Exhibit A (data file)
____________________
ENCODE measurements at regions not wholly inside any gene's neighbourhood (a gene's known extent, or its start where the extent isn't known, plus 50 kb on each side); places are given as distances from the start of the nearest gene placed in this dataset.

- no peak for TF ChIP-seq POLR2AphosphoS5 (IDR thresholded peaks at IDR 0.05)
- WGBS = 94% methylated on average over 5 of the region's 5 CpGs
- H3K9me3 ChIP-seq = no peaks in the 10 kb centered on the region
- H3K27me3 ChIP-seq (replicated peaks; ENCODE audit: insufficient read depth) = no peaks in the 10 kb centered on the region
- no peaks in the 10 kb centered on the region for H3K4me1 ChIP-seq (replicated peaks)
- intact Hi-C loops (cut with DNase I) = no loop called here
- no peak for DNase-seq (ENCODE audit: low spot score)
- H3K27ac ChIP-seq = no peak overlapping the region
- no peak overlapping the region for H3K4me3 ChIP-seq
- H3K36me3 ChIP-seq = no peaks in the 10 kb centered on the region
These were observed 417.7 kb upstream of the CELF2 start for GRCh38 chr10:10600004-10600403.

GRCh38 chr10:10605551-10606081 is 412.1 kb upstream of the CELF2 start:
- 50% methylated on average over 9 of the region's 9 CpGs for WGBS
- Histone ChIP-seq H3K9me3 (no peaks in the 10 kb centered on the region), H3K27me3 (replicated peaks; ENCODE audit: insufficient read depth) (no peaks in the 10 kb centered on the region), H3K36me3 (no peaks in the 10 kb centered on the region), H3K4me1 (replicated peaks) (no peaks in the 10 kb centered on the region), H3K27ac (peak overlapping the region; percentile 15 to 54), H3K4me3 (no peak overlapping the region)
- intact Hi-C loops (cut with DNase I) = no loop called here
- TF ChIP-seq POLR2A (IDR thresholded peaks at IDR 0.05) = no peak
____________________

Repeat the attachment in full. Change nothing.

ENCODE measurements at regions not wholly inside any gene's neighbourhood (a gene's known extent, or its start where the extent isn't known, plus 50 kb on each side); places are given as distances from the start of the nearest gene placed in this dataset.

- no peak for TF ChIP-seq POLR2AphosphoS5 (IDR thresholded peaks at IDR 0.05)
- WGBS = 94% methylated on average over 5 of the region's 5 CpGs
- H3K9me3 ChIP-seq = no peaks in the 10 kb centered on the region
- H3K27me3 ChIP-seq (replicated peaks; ENCODE audit: insufficient read depth) = no peaks in the 10 kb centered on the region
- no peaks in the 10 kb centered on the region for H3K4me1 ChIP-seq (replicated peaks)
- intact Hi-C loops (cut with DNase I) = no loop called here
- no peak for DNase-seq (ENCODE audit: low spot score)
- H3K27ac ChIP-seq = no peak overlapping the region
- no peak overlapping the region for H3K4me3 ChIP-seq
- H3K36me3 ChIP-seq = no peaks in the 10 kb centered on the region
These were observed 417.7 kb upstream of the CELF2 start for GRCh38 chr10:10600004-10600403.

GRCh38 chr10:10605551-10606081 is 412.1 kb upstream of the CELF2 start:
- 50% methylated on average over 9 of the region's 9 CpGs for WGBS
- Histone ChIP-seq H3K9me3 (no peaks in the 10 kb centered on the region), H3K27me3 (replicated peaks; ENCODE audit: insufficient read depth) (no peaks in the 10 kb centered on the region), H3K36me3 (no peaks in the 10 kb centered on the region), H3K4me1 (replicated peaks) (no peaks in the 10 kb centered on the region), H3K27ac (peak overlapping the region; percentile 15 to 54), H3K4me3 (no peak overlapping the region)
- intact Hi-C loops (cut with DNase I) = no loop called here
- TF ChIP-seq POLR2A (IDR thresholded peaks at IDR 0.05) = no peak